What are the symptoms?
Burning pain and extreme sensitivity in one area of the skin (typically on one side of the body) for one to three days are the fist symptoms of shingles.
Then a rash develops and turns into groups of painful blisters that resemble chickenpox. The blisters typically last for two to three weeks before crusting over then disappearing. The pain may last for months or even years.
Can shingles be treated?
Pain relievers and cool compresses to dry the blisters are helpful. New, antiviral drugs are prescribed to shorten the time period of the discomfort and to decrease the pain.
Is there pain after shingles?
Post-herpetic neuralgia (PHN) is a condition in which either constant pain or periods of pain can continue after the skin has healed. It can last for a long time--occasionally for years. PHN may cause a variety of types of pain including skin hypersensitivity to touch and temperature.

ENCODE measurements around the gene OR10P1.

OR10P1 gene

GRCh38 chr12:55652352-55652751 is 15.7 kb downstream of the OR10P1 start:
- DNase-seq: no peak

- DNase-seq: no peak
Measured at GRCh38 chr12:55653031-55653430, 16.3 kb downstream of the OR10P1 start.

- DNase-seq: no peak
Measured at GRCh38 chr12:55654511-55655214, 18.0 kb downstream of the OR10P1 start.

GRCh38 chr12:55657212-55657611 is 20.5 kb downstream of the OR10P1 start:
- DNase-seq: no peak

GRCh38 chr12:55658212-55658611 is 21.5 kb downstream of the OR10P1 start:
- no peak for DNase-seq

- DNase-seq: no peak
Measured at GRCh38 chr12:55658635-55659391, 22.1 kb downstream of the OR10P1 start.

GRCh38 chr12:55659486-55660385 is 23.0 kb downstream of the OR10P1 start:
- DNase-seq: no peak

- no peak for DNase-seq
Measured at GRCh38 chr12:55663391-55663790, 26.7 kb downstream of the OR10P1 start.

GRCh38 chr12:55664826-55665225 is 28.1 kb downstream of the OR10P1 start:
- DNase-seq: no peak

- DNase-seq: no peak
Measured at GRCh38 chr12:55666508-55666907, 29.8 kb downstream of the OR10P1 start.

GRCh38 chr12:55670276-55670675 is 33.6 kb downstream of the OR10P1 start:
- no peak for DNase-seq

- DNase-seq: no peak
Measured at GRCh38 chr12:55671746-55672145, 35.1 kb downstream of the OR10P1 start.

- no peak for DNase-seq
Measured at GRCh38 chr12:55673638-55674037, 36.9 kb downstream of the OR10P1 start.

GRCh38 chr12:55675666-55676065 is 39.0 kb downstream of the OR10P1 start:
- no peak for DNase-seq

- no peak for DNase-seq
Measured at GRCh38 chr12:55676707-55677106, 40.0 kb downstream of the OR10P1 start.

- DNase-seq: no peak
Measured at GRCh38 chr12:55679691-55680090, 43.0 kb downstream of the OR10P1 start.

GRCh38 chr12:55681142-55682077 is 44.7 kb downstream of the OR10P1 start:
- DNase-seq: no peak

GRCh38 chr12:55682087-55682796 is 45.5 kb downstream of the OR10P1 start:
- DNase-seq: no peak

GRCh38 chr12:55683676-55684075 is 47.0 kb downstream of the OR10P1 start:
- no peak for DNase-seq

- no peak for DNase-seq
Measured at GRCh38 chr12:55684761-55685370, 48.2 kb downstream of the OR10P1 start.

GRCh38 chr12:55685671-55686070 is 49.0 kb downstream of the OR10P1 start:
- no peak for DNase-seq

How to Manage the Pain
Ask your doctor for a referral to the Pain Management Services of Boca Raton Regional Hospital for help in managing your pain from shingles or any other condition. Pain Management Services utilizes a variety of approaches including highly effective oral medicines, and the latest high-tech therapies including intraspinal infusion pumps and nerve blocks.
Pain Management Services Boca Raton Regional Hospital, Sandler Medical Plaza
650 Glades Road, Boca Raton, FL 33431
Carmen L. Dominguez M.D. is Medical Director of the Pain Management Service of Boca Raton Regional Hospital.
Fall Prevention and Balance Improvement
Balance problems may be the result of tight muscles, muscle weakness, postural problems that offset a person's center of gravity, delayed balance reflexes and reactions, subjective fear of falling, to name a few contributing factors.
One of the most common questions that we hear from clients is “Can I get any better, or how much improvement can be expected?” There is hope! Prognosis is dependent on many factors, including the number of systems involved in the problem and patient compliance with their home program.